to this third generation effort by Sid Meier and his friends.
With the game CD came a nice and thick manual, but no tech tree chart like in the previous games. Maybe they decided to only have it for the
“limited edition?” A shame if that was their motivation, and a shame if I simply got gyped. Install of the game was pretty easy and it has a
700 MB footprint.
Opening screens are prettier but much the same. The usual sort of options (Create world, quick start, etc.). There is a “tutorial” but its pretty lame–it just
sets it to the easiest level and turns the tutorial tips on.
The choices for creating a world are pretty much the same as in the past…type of continent, size of world, the age of the Earth are all things which are in previous editions. The big change which they borrowed from the Alpha Centauri series is the nations you lead. In the past, it really didn’t make too much of a difference (just a couple of small changes with the starting techs and not much else). In Civ III, there are 16 nations, and each of them has two characteristics (out of six) which determine the starting techs, but also determine other specific advantages. The Romans, for example, are COMMERCIAL and MILITARISTIC….which means they start with Alphabet, and Warrior Code. Babylon, which is RELIGIOUS and SCIENTIFIC, get Ceremonial Burial and Bronze working. COMMERICAL civilizations get extra commerce and lower corruption. RELIGIOUS civilizations get less anarchy and cheaper temples and cathedrals.
Each nation also has a special unit only they can build, which replaces one of the units in the normal tech tree. Using the examples above, the Romans get their feared Legionaries (instead of Swordsmen)…and Babylon gets an improved Archer called the Bowman. While most of these special units are gotten early, a couple of nations have to wait until late…Germans get Panzers instead of Tanks, and Britain gets Man-O-Wars instead of Frigates.
There is an option for turning off the advantages, though, if you don’t like them. I am gathering already that there are possibly problems with the balancing, since in the Readme, a couple of civilizations changed their civilization strengths from the manual.
The gameplay itself is much like the earlier Civilization series games, but with some changes. First and foremost is something taken from the Alpha Centauri series, and that is the splitting up of the duties of the old Settlers from Civ I and II. In this game, just like Alpha Centauri, there are units which build cities (Settlers) and units which build irrigation, roads and such. These are workers. Having played a lot of Alpha Centauri, I was able to quickly adapt to this.
Barbarians have changed, too…now instead of them just popping out of nowhere, randomly, they come from specific villages that you can plunder (no more barbarian chiefs!).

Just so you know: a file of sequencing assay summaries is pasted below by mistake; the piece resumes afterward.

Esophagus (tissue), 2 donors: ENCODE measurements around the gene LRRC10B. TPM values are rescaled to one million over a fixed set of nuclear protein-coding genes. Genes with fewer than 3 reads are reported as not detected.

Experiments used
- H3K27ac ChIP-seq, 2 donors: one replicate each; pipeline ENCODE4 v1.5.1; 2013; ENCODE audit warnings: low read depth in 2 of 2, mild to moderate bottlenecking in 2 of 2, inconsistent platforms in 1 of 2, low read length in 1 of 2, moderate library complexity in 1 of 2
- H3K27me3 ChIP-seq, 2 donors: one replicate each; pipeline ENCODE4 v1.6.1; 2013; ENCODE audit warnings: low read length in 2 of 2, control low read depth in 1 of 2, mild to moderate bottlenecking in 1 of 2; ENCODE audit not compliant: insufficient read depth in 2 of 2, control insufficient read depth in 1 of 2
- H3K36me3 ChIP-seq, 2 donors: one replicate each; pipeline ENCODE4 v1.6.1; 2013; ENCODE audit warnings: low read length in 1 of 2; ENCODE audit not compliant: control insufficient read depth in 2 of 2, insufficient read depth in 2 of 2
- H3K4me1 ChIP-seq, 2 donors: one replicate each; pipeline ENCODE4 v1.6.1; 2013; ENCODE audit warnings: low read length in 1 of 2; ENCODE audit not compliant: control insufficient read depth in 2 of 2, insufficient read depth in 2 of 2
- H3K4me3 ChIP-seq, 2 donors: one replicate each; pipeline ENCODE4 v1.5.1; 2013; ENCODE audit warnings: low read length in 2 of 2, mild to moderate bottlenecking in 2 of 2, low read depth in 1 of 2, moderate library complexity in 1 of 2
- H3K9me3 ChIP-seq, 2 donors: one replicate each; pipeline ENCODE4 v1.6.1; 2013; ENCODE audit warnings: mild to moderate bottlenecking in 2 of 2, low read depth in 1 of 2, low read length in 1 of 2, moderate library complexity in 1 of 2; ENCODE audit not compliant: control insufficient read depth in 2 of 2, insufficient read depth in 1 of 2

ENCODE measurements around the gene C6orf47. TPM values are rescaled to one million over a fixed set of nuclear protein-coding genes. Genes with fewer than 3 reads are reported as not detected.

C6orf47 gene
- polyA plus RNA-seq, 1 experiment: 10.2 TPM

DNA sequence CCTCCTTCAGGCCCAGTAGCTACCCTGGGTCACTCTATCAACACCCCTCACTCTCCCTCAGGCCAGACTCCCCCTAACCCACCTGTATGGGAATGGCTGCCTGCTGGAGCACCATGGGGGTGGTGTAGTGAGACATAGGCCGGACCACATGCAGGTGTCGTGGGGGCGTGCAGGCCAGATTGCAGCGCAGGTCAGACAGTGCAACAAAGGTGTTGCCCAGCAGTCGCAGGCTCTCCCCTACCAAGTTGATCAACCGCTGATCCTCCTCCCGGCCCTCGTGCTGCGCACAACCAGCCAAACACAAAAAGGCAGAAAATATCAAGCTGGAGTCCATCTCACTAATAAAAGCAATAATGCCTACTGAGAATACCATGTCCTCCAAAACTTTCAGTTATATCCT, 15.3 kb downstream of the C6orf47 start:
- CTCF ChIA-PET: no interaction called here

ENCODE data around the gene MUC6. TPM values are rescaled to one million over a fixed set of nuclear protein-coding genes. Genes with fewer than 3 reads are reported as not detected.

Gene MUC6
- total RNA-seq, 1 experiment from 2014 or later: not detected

Another change is technology. Now, the tech tree is divided into three eras, much like Age of Wonders. You cannot research techs in the Middle Ages until you have most of the Ancient ones. This defeats the “rush to Invention” that I employed to good effect in many Civ games. Some of the Wonders are new, some are gone, and there are now also some “small wonders”–wonders any civilization can build one of. For example, the “Forbidden Palace” acts as a second Palace for purposes of the “Center” of ones civilization for happiness.
Trade and commerce are very different. In the old CIV games, it was a case of building caravans and setting up trade networks that way. This also led to abuse on the Wonders, since you could use the caravans to hurry a wonder into premature completion. I did that myself many times. In Civ III, there are no more caravans, and in fact there is only one way to rush a Wonder (you can’t even buy them quickly anymore)…you can spend a “leader” to finish the wonder. Leaders are special units which are created from elite units randomly. Leaders can either hurry a wonder…or expend themselves to create a special unit called an Army. Armies group three units together, and no unit dies in an army unless you kill all the hitpoints of the army…making armies powerful. In the two games I have played thus far, though, I have not successfully created one.
Resources are also different. There are ones which make your citizens happy and are for trade (ivory and gems)…and then are the somewhat controversial strategic ones. The strategic resources, like iron, coal, and uranium are needed for certain units, and if you don’t have a supply within your borders connected by a road, you can’t make the units. The Romans legionaires (and plain old swordsmen) need iron. Railroads need iron AND coal…which stymied me in my second game, because while I had researched steam power, I couldn’t build networks of railroads because I lacked iron for much of the game.